Fewer Late-Night Retail Worker Deaths Still 'Not Good Enough,' OSHA Says
Recommendations for Workplace Violence Prevention Programs in Late-Night Retail Establishments addresses issues that OSHA says pointblank are causing late-night retail workers to be killed on the job. The agency has updated the document, and it is available for free download at www.osha.gov/Publications/osha3153.pdf.
According to Bureau of Labor Statistics' data, 167 retail trade workers were killed in 2007. Nearly half of these were employed in late-night establishments such as gasoline stations, liquor stores, and convenience stores. Of these worker deaths, 39 killed were convenience store employees, 32 worked at gasoline stations, and 7 worked at liquor stores.
"The number of retail workers who died as a result of workplace violence has declined over the past 10 years -- from 286 in 1998 to 167 in 2007. This decline is encouraging, but not good enough," said Assistant Secretary of Labor for OSHA David Michaels. "Workers should not go to work fearing they won't live through the day."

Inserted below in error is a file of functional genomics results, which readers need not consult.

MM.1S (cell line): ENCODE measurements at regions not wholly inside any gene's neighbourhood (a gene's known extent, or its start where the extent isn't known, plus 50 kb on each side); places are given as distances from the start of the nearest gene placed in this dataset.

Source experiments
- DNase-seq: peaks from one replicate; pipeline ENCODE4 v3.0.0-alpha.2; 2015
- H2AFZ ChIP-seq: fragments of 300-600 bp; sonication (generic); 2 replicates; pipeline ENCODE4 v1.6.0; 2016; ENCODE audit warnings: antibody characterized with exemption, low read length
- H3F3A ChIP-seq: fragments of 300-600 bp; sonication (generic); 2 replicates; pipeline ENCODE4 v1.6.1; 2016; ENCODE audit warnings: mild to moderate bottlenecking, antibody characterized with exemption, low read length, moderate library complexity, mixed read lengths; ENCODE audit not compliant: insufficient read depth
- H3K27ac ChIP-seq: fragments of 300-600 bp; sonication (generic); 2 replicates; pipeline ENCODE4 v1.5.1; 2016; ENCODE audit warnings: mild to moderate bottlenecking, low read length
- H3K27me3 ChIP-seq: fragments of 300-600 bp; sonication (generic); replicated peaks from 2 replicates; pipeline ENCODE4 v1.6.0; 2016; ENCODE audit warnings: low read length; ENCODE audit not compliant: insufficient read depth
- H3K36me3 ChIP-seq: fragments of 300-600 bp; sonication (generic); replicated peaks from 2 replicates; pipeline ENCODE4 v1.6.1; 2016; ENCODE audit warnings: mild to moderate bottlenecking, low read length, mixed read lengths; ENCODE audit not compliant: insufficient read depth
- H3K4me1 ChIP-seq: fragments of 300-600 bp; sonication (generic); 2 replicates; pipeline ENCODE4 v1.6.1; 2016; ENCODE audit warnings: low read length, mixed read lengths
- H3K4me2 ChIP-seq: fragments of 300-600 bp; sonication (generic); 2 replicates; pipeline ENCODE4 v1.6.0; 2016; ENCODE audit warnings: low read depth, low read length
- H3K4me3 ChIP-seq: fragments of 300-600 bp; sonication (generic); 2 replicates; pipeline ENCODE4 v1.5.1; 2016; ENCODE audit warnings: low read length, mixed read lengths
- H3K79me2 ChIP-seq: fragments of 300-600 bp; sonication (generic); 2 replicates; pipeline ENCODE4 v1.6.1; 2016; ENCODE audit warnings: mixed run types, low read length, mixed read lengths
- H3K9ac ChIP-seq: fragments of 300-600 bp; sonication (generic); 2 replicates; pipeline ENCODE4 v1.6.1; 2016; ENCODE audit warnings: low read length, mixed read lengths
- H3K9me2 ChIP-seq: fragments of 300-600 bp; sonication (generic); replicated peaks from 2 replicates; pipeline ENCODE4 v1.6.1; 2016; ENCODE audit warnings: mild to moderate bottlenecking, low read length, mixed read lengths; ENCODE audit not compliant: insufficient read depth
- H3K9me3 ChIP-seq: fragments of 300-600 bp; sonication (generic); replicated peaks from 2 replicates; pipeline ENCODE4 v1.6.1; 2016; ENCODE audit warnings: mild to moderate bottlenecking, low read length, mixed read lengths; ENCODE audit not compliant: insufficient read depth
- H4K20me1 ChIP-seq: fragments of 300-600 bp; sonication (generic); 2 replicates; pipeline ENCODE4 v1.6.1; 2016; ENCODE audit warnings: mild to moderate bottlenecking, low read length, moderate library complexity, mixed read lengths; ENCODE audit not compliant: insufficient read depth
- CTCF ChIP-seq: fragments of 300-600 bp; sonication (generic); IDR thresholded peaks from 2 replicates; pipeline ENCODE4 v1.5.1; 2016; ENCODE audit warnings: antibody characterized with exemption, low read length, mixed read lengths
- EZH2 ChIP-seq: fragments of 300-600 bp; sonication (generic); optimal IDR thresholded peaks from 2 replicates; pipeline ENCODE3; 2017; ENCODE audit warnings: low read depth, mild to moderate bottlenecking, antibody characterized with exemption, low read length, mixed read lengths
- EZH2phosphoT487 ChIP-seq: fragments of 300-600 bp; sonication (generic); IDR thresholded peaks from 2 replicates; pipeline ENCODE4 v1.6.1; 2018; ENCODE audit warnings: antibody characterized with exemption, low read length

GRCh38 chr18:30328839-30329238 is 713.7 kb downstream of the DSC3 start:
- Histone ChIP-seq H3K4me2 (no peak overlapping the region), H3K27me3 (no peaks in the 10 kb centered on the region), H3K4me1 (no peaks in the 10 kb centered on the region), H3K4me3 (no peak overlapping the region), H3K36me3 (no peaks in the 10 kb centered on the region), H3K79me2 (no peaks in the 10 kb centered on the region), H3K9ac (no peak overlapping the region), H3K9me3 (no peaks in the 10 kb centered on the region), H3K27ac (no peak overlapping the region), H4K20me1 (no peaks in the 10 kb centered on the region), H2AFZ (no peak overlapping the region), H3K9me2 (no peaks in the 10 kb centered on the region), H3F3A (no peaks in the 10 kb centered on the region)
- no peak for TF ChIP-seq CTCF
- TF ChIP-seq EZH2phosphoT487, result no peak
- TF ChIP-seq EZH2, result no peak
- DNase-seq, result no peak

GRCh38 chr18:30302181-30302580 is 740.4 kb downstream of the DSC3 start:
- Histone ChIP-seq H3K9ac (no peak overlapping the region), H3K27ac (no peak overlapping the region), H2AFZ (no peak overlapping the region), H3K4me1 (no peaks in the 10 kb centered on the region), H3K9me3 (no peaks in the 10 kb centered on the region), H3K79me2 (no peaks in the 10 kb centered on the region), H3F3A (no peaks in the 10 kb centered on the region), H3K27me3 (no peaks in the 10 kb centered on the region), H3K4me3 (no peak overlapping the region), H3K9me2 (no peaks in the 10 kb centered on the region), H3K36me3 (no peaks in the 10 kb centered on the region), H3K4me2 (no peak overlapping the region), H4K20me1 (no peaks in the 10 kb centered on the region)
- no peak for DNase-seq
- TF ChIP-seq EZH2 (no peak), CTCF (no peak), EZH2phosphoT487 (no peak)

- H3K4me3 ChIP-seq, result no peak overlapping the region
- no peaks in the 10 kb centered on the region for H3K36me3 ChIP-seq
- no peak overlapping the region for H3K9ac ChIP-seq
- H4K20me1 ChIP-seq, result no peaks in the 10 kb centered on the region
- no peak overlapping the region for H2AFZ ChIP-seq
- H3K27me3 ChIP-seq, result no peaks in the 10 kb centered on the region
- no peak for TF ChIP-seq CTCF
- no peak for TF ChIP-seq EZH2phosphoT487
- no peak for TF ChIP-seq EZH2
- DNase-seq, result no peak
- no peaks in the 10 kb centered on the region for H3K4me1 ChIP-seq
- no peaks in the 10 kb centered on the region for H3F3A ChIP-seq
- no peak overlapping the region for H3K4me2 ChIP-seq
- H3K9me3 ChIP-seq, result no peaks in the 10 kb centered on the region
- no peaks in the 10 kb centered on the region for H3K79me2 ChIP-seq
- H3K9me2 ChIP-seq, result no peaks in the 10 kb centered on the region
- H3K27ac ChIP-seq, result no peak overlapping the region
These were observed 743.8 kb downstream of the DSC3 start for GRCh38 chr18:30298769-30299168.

The violence prevention information presented in the OSHA document builds on the agency's Recommendations for Workplace Violence Prevention Programs in Late-Night Retail Establishments, published in 1998. The updated Recommendations identify risk factors and describe feasible solutions. Although not exhaustive, these workplace violence guidelines include policy recommendations and practical corrective methods to help prevent and mitigate the effects of workplace violence in late-night retail establishments.